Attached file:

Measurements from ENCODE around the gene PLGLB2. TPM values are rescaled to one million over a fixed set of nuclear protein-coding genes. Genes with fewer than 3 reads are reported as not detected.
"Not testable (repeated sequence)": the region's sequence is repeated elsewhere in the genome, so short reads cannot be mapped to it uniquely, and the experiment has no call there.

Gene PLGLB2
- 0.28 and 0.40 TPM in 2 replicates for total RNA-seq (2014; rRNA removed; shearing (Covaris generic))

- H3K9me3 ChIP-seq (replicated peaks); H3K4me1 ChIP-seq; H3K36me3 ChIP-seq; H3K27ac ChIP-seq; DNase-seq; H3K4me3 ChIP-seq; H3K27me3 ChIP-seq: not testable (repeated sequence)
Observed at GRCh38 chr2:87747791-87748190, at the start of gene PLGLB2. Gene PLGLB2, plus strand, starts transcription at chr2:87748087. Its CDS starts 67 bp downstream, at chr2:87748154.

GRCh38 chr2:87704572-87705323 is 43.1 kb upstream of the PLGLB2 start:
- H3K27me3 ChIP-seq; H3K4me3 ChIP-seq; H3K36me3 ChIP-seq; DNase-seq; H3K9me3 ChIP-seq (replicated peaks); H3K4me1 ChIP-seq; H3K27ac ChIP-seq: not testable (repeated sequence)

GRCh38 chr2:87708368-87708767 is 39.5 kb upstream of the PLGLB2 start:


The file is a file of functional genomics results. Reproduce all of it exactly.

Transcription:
Measurements from ENCODE around the gene PLGLB2. TPM values are rescaled to one million over a fixed set of nuclear protein-coding genes. Genes with fewer than 3 reads are reported as not detected.
"Not testable (repeated sequence)": the region's sequence is repeated elsewhere in the genome, so short reads cannot be mapped to it uniquely, and the experiment has no call there.

Gene PLGLB2
- 0.28 and 0.40 TPM in 2 replicates for total RNA-seq (2014; rRNA removed; shearing (Covaris generic))

- H3K9me3 ChIP-seq (replicated peaks); H3K4me1 ChIP-seq; H3K36me3 ChIP-seq; H3K27ac ChIP-seq; DNase-seq; H3K4me3 ChIP-seq; H3K27me3 ChIP-seq: not testable (repeated sequence)
Observed at GRCh38 chr2:87747791-87748190, at the start of gene PLGLB2. Gene PLGLB2, plus strand, starts transcription at chr2:87748087. Its CDS starts 67 bp downstream, at chr2:87748154.

GRCh38 chr2:87704572-87705323 is 43.1 kb upstream of the PLGLB2 start:
- H3K27me3 ChIP-seq; H3K4me3 ChIP-seq; H3K36me3 ChIP-seq; DNase-seq; H3K9me3 ChIP-seq (replicated peaks); H3K4me1 ChIP-seq; H3K27ac ChIP-seq: not testable (repeated sequence)

GRCh38 chr2:87708368-87708767 is 39.5 kb upstream of the PLGLB2 start: